Chiropractic care is dedicated to the maintenance of the central nervous system including the brain and spinal cord. Dementia and Alzheimer’s are degenerative brain disorders, so chiropractic care directly affects parts of the body affected by these diseases.

Feeding the Brain

There is research that shows the brain needs to have certain nutrients to function properly. When those nutrients are blocked, the brain changes and loses certain functions. When there are subluxations or misalignments in the spine, the body and the brain do not work as they should. Chiropractic care realigns the spine by removing the subluxations. The result is that
nerves can operate properly so nutrients can reach the brain, returning the spine and brain to normal function.

Typical Treatment Options

At this point, chiropractic care does not cure dementia or Alzheimer’s, but it does serve as a realistic treatment. Chiropractors work with patients who have problems with spine-related pain, joint stiffness, and extremity pain. Research shows that many of those problems manifest themselves as acute pain or restricted mobility. Most chiropractors use similar treatments:
● Myofascial therapies
● Ischemic compression
● Mechanical percussion
● Muscle stretching
● Thrust manipulation

Collaborative Changes to Meet Patient Needs

Patients who needed neurorehabilitation usually needed treatments that were different from the typical movement-related choices. According to research, people who needed chiropractic care for neurological conditions, like dementia, had chiropractors who developed collaborative plans with other health care providers. The programs required longer visits and non-standard treatment ideas. Chiropractors had to adapt to each patient’s cognitive issues and problems with communication.

Slowing Memory Loss

Chiropractic care is not a miracle solution for any degenerative brain disease, but it can help ease the symptoms. Some patients have found that chiropractic care has slowed their memory loss. Chiropractic care will not bring back lost memories, but research shows that thoughtful,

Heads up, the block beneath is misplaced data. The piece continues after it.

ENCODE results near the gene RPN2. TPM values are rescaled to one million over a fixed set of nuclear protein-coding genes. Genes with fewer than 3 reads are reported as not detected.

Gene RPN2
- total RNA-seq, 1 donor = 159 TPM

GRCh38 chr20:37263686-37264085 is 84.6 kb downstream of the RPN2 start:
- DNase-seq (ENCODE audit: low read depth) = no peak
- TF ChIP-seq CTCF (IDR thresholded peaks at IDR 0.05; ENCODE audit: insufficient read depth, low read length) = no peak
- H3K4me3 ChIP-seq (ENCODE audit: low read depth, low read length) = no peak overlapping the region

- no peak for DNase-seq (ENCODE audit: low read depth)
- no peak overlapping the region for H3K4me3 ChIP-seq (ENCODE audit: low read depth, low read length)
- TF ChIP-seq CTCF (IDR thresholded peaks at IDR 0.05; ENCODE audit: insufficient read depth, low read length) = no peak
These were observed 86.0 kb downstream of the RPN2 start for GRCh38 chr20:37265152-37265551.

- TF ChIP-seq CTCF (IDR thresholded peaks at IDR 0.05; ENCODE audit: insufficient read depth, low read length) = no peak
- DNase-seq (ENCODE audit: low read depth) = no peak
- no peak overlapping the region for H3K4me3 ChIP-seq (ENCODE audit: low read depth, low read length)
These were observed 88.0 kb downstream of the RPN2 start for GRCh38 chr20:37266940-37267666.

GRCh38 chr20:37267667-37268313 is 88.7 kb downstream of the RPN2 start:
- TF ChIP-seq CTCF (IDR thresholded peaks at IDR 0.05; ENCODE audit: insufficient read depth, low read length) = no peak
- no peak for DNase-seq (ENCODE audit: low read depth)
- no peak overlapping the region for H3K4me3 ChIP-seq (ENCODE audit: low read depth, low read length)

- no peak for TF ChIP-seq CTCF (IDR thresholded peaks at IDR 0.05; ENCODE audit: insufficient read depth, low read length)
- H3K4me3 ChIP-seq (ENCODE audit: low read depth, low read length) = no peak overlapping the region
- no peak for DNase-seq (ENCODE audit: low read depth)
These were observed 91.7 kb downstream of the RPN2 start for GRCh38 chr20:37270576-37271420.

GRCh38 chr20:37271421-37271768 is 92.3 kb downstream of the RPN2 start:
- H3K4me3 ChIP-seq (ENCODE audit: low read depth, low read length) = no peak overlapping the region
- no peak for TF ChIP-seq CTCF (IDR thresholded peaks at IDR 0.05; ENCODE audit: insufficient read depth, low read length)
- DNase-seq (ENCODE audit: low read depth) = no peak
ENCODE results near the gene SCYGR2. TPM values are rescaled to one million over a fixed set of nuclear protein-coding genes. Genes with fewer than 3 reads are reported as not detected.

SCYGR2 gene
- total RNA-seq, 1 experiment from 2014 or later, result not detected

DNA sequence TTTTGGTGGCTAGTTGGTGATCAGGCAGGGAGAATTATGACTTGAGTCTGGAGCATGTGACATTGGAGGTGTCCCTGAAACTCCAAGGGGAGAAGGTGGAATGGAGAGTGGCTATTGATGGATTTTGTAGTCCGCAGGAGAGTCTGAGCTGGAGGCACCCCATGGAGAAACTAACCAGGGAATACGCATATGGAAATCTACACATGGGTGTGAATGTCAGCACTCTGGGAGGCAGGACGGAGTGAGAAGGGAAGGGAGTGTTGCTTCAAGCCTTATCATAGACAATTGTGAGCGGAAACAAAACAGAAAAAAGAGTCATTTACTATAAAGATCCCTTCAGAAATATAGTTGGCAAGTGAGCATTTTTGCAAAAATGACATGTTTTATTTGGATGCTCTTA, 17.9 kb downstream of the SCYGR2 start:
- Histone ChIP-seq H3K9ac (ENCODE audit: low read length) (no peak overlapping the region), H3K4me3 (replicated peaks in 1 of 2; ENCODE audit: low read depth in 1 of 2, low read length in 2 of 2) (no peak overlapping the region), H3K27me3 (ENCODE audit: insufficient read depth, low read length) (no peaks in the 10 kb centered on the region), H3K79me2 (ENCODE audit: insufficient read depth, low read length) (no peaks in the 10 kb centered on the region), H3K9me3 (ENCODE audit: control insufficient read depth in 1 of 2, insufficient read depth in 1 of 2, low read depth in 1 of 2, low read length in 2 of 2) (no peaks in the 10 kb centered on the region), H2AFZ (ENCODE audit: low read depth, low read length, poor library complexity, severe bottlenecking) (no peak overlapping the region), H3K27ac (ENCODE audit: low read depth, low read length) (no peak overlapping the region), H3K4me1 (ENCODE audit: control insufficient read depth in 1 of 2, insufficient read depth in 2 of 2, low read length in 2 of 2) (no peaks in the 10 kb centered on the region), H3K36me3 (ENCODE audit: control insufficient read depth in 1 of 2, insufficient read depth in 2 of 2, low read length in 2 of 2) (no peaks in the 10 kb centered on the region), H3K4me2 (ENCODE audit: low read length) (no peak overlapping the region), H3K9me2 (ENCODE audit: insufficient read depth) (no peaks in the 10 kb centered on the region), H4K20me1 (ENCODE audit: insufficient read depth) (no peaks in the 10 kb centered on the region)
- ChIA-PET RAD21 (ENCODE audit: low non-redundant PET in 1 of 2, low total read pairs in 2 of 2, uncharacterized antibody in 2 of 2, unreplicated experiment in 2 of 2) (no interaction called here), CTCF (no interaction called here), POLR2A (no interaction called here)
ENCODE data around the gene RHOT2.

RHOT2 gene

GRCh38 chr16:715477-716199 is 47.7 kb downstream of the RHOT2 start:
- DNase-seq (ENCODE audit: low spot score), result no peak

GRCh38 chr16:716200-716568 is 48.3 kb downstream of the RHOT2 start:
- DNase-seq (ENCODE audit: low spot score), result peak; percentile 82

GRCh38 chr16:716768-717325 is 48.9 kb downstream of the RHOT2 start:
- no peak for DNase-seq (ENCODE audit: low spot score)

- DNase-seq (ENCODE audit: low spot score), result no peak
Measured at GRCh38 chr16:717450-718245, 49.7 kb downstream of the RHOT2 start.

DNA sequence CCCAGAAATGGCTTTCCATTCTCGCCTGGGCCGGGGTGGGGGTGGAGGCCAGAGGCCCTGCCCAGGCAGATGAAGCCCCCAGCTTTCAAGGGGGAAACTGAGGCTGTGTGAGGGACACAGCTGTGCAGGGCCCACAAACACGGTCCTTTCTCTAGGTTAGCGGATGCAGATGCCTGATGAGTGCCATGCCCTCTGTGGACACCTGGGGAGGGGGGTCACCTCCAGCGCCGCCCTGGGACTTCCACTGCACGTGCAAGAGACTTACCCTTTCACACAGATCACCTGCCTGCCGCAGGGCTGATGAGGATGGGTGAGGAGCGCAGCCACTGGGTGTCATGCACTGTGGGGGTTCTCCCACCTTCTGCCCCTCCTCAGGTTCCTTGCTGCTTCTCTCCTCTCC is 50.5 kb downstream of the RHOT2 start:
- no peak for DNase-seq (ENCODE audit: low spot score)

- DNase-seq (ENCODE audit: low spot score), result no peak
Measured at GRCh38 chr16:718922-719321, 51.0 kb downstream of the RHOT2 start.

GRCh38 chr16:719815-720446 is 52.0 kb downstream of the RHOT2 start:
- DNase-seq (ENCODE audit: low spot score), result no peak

collaborative chiropractic will help maintain the status quo. Chiropractic care also helps improve musculoskeletal function in dementia patients.


If you have a loved one who is suffering through a type of dementia, you want the best for them. Rather than watching them go through the daily struggles, a chiropractor might be able to help slow the speed of degeneration. Your health care provider and a chiropractor can work together to improve your loved one’s quality of life, even in just a small way.

If you or a loved one is suffering from dementia check out this blog about counseling services for dementia related concerns.

Written By: Dr. Brent Wells.
Dr. Brent Wells, D.C. founded Better Health Chiropractic & Physical Rehab and has been a chiropractor for over 20 years. His chiropractic practice has treated thousands of Juneau patients from different health problems using services designed to help give long-lasting relief. Dr. Wells is also the author of over 700 online health articles that have been featured on sites such as Dr. Axe, Organic Facts, and Thrive Global. He is a proud member of the American Chiropractic Association and the American Academy of Spine Physicians. And he continues his education to remain active and updated in all studies related to neurology, physical rehab, biomechanics, spine conditions, brain injury trauma, and more.